View Poll Results: SGX plunge today, would you buy/hold/sell/avoid

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  • Buy

    18 26.09%
  • Sell

    5 7.25%
  • Hold

    27 39.13%
  • Avoid

    19 27.54%
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Thread: SGX plunge today, would you buy/hold/sell

  1. #81
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    Default Re: SGX plunge today, would you buy/hold/sell

    Quote Originally Posted by USM View Post
    Bro, I am talking about SIA falls below $10. But you talking about $18. No chance at all.
    SIA will only go below 10 if there is a direct recession in Singapore or globally.

    u better dun broadcast your wish publicly, pple will hamtam u as many are got SIA shares...
    Last edited by raincool2005; 24th January 2008 at 11:33 AM.

  2. #82
    Senior Member melvin's Avatar
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    Default Re: SGX plunge today, would you buy/hold/sell

    Quote Originally Posted by USM View Post
    Of course, sell into strength.

    Then wait for panic selling to buy good quality stocks at dirt cheap prices. I am stilling waiting for SIA to fall below $10.
    They will drop arh? heard that they resume talk to take over the China Airline?

  3. #83
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    Default Re: SGX plunge today, would you buy/hold/sell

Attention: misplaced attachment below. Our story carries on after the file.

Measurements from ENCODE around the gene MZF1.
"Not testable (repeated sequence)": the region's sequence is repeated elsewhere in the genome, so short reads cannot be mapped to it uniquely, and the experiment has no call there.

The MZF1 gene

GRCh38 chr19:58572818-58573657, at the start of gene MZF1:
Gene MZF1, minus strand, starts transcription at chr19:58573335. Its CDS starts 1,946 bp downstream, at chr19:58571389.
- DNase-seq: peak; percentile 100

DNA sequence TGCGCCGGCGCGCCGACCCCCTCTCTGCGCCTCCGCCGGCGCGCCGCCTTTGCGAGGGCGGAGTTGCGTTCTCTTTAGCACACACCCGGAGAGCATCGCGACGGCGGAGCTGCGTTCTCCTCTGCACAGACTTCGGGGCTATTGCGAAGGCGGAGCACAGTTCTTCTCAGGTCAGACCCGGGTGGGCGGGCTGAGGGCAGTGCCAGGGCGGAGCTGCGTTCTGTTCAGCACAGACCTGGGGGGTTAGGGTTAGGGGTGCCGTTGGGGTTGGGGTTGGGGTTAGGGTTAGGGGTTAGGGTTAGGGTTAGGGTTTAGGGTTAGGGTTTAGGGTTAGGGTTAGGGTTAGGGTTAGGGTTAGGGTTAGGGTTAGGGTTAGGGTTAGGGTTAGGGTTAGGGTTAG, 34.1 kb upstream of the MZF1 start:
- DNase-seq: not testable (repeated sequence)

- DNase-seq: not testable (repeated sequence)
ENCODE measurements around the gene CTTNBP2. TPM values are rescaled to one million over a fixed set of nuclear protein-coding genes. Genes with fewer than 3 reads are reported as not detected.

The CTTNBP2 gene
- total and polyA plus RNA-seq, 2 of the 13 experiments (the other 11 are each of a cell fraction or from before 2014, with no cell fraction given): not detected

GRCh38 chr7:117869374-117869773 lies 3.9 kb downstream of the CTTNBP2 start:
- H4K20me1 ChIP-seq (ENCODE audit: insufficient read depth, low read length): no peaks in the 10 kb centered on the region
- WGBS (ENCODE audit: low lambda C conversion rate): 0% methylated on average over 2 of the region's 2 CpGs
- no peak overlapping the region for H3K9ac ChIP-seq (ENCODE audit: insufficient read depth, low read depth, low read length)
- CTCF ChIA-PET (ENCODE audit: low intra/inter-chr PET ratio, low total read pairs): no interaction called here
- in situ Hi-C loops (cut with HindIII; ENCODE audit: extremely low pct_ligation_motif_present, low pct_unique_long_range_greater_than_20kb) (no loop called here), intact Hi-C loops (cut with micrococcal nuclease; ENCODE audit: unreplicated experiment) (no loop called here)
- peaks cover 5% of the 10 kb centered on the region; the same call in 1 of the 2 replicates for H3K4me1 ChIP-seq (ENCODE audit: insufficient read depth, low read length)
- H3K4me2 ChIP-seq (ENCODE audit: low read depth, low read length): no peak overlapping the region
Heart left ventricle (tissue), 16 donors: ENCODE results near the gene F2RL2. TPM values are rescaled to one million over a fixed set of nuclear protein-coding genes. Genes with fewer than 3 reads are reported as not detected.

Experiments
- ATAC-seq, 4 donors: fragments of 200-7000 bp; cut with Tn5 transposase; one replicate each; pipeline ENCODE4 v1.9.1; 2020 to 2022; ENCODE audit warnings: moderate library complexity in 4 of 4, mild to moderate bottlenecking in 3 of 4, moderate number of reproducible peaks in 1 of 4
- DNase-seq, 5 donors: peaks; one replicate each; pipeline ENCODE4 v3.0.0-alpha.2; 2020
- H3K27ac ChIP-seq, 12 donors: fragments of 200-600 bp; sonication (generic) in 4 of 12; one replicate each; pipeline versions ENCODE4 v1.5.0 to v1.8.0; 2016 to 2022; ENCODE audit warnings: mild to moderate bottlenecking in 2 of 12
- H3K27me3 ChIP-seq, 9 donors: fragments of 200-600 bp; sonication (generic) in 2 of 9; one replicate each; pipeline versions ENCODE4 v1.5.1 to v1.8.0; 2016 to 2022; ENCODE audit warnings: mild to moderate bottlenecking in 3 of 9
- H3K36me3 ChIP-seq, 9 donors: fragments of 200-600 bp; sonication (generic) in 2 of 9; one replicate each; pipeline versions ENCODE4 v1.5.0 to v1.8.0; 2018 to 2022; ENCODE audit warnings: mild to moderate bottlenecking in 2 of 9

Quote Originally Posted by raincool2005 View Post
    SIA will only go below 10 if there is a direct recession in Singapore or globally.

    u better dun broadcast your wish publicly, pple will hamtam u as many are got SIA shares...
    yah... i'll be queuing up to hentam you too

  4. #84

    Default Re: SGX plunge today, would you buy/hold/sell

    Quote Originally Posted by mohgui View Post
    yah... i'll be queuing up to hentam you too
    To think of it, maybe its time to diversify some of the investments to other products...
    Lets the market abnormalities to act before coming back.

  5. #85
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    Default Re: SGX plunge today, would you buy/hold/sell

    Quote Originally Posted by scanner View Post
    To think of it, maybe its time to diversify some of the investments to other products...
    Lets the market abnormalities to act before coming back.
    3 ways to go.. 1) keep cash and wait for bargains 2) GOLD 3) Fixed Deposits, some got insurance like Aviva Big E plans

    btw, some analysis, STI may still rebound towards near 3,300, maybe tomm. To me buying anything above 3,000 is not attractive.
    Last edited by raincool2005; 24th January 2008 at 03:17 PM.

  6. #86

    Default Re: SGX plunge today, would you buy/hold/sell

    bought SGX and Singtel today. cheap!

  7. #87

    Default Re: SGX plunge today, would you buy/hold/sell

    I don't think that this rebound can loast for long, the next round of reporting will only serve to weigh the market down, that is unless poorer profit announcements have been factored in.

  8. #88

    Default Re: SGX plunge today, would you buy/hold/sell

    Quote Originally Posted by raincool2005 View Post
    SIA will only go below 10 if there is a direct recession in Singapore or globally.

    u better dun broadcast your wish publicly, pple will hamtam u as many are got SIA shares...
    You missed my point. I am not cursing the stock price to plunge.

    Everyone knows that many people are holding on to SIA shares. Almost all SIA employees have SIA shares.

    This applies to SingTel, SGX, SembCorp, SembMar, Keppel Group, etc, all those GIC's link companies. These companies' share prices will not drop like free fall because some invisible hands will support them. Therefore, any dip in these companies share prices pose good investment opportunities.

  9. #89